Regardless of how one defines global religious revival, theological and political debate over religion makes its presence felt on a global scale. This reality came to the surface with vitality after the Pope’s unfortunate speech on Islam (September 2006) and after last year’s cartoon offense. The whole world witnessed once again how long-established prejudices continue to affect our intellectual make-up. Such incidents reminded us once again that the most challenging issue facing our present circumstance is that societies have unexpectedly found themselves to be neighbors to an increasing variety of “other.” There is still a long distance we have to cover on the road to peace. Willingly or otherwise, we have become global neighbors of one world, and learning about one another is of necessity. In this respect, “Issues Raised in the Aftermath of the Cartoon Offense” in this issue portrays the Prophet of Islam, who was unfairly treated in recent events, in a comprehensive way.
In our previous issue we attempted to sneak a look through the door that opens to the essence of “time.” From Aristotle to Einstein, from Ibn Arabi to Imam Rabbani, many philosophers and scientists commented on the nature of this phenomenon. One definition of time is that it is a progressive linear occurrence; its beginning was when God created the universe. Another definition suggests “time” as something without an absolute nature; it consists of only what we perceive. Still others contend that while time moves forward, it does so through series of historical recurrences. In this sense, a helical flow of time does not suggest a “returning back;” it argues that certain phenomena in history re-occur in a way that is relatively compatible with a certain period of time. Events do not come into existence exactly as they happened in the past; they take on a contemporary form.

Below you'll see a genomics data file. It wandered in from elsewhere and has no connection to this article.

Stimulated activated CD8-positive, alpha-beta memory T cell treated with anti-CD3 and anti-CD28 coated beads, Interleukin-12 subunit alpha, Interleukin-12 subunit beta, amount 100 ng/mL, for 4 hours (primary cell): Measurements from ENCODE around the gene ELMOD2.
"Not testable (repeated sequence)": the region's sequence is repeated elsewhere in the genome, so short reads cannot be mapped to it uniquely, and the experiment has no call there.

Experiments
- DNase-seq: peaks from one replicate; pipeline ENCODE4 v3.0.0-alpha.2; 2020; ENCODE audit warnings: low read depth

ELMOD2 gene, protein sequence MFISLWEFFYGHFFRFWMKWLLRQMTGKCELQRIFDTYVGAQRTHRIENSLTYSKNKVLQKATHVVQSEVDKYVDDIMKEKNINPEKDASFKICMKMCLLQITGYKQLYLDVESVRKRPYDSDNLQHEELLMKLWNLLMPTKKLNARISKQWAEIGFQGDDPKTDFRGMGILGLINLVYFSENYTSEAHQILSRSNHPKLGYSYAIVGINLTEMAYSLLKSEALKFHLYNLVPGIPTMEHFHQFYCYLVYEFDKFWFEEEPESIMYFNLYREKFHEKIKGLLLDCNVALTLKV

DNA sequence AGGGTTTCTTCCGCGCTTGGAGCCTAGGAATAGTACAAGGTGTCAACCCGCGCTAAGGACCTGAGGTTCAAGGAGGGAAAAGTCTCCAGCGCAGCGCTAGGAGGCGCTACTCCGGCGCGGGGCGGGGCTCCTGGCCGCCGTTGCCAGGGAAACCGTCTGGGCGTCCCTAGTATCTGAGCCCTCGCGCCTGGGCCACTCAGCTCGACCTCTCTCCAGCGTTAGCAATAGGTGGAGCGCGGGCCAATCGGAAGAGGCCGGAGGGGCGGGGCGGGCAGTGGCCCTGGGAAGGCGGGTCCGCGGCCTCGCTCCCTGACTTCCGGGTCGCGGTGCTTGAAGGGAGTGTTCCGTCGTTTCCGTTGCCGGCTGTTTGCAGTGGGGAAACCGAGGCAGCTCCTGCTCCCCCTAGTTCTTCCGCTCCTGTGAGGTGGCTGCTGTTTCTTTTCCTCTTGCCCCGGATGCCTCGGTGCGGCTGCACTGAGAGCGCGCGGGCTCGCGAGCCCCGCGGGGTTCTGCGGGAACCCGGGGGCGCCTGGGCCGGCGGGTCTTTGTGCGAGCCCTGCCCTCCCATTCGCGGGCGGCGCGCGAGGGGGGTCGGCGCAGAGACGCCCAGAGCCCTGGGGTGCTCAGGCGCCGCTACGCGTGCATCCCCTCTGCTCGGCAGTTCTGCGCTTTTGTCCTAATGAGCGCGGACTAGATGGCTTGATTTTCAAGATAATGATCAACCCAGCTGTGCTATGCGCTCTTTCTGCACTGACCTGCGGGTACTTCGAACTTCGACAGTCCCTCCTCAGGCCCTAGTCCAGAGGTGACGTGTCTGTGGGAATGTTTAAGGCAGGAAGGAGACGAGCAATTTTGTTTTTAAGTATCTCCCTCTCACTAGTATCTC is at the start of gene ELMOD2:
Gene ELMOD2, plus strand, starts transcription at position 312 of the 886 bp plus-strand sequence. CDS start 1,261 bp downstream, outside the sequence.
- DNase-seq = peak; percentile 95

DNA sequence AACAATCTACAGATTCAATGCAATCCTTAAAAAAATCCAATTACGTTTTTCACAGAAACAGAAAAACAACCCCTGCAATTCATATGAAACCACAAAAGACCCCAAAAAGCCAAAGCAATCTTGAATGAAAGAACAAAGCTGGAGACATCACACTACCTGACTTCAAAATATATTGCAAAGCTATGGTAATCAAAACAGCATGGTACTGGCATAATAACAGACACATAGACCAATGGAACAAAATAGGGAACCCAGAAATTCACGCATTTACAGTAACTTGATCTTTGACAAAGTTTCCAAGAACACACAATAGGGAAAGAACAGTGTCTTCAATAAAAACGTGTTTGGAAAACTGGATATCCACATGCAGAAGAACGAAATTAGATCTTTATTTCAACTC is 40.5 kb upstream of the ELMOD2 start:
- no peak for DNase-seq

In this issue, we will study how this cyclical/helical flow of time serves as a reason for many to be hopeful for the future. In the lead article to this edition, Fethullah Gulen contends, “We all know well that worry and despair can no longer stand firm. And when the horizons are bright to help us distinguish good from evil, all the hardships endured on the road will be immediately mitigated.” This is not a fate-blind approach. Gulen appreciates the significance of human willpower and hard work in the shaping of our future: “Distances will readily submit to endeavors and efforts.” We all-heartedly share his lengthy wish for a happy future.
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